"Democracy is the worst form of government
except for all those others that have been tried."
Sir Winston Churchill
(1874-1965) Prime Minister of the United Kingdom (1940-1945, 1951-1955)
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Reader comments about this quote:
 -- Kimmie O'Connor, Waleska      
Only history will tell...
 -- Chicago     
     -- Michael LeBreton, Victoria      
    Right on
     -- Phuong, Boston     
    A Constitutional Republic where each individual was a king and a priest, a sovereign and Caesar, etc., was antithetical to democracy and (if not the best) one of the best governments every established. Many monarchies and other forms of government have been far superior to democracy. The first half of the quote is closer to the truth, Democracy is one of the worst forms of government.
     -- Mike, Norwalk     
    Democracy's just an improved method of spreading tyranny and making it more palatable to the common dufus.
     -- Bryan Morton, Stuart, FL     
  • 1
    I'm with Mike and Bryan on this.
     -- jim k, austin     
  • 1
     -- warren, olathe      
    How about a Constitutional respresentative republican form of government? We only tried that for about 100 years before it became corrupted. The point is moot -- "Give me control of a nation's currency, and I care not who makes the laws." -- Rothschild. As long as we do not address our fiat funny money, it doesn't matter who is in power. When democracy devolves into voting for money from a central bank, we have merely become the slaves of the money changers.
     -- E Archer, NYC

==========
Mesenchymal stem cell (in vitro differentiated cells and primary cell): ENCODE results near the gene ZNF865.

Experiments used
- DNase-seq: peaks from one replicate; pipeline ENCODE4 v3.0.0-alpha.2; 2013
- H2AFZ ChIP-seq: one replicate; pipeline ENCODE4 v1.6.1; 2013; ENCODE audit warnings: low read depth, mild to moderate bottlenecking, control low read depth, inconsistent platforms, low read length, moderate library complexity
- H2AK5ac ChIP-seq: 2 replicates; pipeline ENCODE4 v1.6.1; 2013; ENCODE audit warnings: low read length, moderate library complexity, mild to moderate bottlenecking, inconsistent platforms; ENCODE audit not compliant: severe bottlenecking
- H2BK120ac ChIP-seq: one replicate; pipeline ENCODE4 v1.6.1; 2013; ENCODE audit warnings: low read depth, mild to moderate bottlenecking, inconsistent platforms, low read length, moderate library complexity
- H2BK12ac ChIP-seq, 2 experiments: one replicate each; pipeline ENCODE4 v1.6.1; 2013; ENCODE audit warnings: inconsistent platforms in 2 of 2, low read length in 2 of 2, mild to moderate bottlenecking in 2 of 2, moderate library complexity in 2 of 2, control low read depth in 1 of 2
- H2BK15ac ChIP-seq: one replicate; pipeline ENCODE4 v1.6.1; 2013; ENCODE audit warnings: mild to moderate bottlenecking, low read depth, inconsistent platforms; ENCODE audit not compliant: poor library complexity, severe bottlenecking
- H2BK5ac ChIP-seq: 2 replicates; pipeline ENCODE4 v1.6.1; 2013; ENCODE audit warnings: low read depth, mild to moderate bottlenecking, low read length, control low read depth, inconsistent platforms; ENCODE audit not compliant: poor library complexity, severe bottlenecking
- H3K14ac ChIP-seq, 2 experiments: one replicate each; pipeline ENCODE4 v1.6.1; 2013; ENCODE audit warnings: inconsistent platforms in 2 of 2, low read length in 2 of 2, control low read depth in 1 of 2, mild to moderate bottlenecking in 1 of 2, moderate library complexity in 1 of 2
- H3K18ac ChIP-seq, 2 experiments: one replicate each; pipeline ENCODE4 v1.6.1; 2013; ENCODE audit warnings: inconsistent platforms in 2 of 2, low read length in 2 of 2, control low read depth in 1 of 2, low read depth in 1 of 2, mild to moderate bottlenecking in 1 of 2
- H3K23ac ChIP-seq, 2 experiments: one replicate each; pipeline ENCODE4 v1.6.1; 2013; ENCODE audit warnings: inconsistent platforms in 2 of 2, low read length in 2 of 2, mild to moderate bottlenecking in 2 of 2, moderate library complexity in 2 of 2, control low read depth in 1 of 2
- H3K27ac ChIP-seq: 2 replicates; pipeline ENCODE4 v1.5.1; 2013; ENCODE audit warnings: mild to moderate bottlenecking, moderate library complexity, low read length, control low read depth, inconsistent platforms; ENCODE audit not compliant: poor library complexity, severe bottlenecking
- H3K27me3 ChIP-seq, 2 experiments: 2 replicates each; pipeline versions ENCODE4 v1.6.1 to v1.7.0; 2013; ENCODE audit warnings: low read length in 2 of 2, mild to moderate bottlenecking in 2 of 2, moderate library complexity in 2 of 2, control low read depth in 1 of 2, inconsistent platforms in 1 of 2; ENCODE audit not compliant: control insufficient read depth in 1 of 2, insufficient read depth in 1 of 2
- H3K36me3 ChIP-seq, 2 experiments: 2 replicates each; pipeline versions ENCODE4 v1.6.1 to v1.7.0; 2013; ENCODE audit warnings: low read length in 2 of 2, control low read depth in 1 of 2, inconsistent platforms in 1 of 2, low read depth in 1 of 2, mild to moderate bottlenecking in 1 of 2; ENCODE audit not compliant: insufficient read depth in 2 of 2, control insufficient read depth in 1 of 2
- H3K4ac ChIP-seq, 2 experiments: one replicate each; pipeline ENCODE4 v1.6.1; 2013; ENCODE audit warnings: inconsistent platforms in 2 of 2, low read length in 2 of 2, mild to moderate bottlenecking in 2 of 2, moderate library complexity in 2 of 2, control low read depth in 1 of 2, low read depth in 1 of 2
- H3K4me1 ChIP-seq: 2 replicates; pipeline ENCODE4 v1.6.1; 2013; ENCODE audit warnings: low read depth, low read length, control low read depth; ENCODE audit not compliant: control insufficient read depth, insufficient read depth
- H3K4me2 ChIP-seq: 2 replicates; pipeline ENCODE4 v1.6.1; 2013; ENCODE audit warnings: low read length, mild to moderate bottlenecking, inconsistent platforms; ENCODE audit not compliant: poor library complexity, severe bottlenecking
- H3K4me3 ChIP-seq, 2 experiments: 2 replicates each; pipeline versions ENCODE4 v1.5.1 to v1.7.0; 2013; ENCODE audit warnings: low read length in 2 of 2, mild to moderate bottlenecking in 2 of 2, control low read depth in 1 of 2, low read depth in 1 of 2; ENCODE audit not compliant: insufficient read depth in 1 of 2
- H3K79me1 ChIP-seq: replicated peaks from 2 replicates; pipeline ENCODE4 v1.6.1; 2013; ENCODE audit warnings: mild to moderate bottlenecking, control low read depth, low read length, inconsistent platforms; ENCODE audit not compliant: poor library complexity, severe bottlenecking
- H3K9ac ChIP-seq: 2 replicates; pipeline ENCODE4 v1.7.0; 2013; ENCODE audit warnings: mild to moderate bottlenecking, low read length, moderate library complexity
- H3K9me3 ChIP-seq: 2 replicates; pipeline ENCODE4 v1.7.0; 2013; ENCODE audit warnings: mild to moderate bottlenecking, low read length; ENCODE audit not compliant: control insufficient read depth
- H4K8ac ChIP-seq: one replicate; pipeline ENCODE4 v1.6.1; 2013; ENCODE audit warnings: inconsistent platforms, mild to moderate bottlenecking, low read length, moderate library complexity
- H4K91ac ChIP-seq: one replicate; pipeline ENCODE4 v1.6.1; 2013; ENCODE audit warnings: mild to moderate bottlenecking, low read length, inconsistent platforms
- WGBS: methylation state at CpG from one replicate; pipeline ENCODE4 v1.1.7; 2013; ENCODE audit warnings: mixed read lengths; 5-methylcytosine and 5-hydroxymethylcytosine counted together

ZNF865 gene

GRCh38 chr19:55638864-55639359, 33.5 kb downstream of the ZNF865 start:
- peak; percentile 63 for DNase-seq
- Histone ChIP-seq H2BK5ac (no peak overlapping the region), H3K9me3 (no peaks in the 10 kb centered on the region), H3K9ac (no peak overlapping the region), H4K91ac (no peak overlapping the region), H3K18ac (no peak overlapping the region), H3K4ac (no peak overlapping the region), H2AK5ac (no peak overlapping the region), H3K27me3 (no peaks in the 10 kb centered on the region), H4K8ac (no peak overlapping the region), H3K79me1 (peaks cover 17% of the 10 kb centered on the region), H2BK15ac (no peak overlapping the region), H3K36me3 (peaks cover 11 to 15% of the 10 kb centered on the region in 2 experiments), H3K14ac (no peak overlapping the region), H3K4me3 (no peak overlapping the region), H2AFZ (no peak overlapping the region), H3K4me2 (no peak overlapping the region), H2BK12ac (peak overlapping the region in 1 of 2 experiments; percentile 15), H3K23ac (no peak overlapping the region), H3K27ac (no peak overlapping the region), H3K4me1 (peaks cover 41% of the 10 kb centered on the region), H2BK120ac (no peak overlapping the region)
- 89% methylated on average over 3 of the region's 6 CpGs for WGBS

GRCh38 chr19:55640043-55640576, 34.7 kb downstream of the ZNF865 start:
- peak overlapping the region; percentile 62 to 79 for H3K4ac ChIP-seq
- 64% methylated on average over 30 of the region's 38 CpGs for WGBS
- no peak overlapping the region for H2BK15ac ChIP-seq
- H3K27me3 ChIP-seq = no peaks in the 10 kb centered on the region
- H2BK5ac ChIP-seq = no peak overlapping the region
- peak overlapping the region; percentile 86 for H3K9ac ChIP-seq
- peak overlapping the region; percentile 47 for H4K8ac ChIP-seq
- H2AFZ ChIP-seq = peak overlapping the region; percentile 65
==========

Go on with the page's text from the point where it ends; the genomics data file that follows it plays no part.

I love that quote and typical of Churchill - I don't know where he found time to write 72 volumes including "History of the English Speaking Peoples". He was even a member of the Brick layers union - what a man... If only Roosevelt listen to him at Yalta, but that's a story for another day.
     -- RBESRQ     
  • 1
    I don't know the context in which Churchill made this statement, but "democracy" is a much more accessible term for most than "constitutional representative republic". Not to defend the many who see the two forms as the same thing, but Churchill seemed to know his audiences, what they could handle and what kind of language a situation called for. A brilliant man.
     -- A.WOODS, Gloucester     
    Churchill was speaking of the modern hybrid of a Democratic Republic. Anyone who does not recognize that is poorly educated.
     -- Lazarus, Cleveland     
    See also: "The inherent vice of capitalism is the unequal sharing of blessings; the inherent virtue of socialism is the equal sharing of miseries." -Churchill
     -- Glenda     
    Glenda, Churchill here works off of a false Marxist dogma and premise. No part of capitalism's definition involves sharing (the same as a steel pole’s definition does not include sharing). To equate the two is an expanded lie to promote a false concept and tyranny. Originally, capital was a tangible entity with intrinsic value (took labor to create — finding sea shells, mining and minting metal, etc.) as well as would have some commercial value that was a measured excess. An individual, such as a woodsman would labor in the forest, hewing down trees and creating useful products (lumber, fire wood, etc.) and then selling the product of his labor for a convenient medium of financial exchange. After the woodsman paid all life's mandates (food, clothing, shelter, family, etc.) he could use the excess medium to increase his yield. The processes of increasing the yield through capital was called capitalism. Once an increase in wealth occurred through capitalism, the woodsman had opportunity to share his increase (which by personal perception could be considered a blessing).
     -- Mike, Norwalk     
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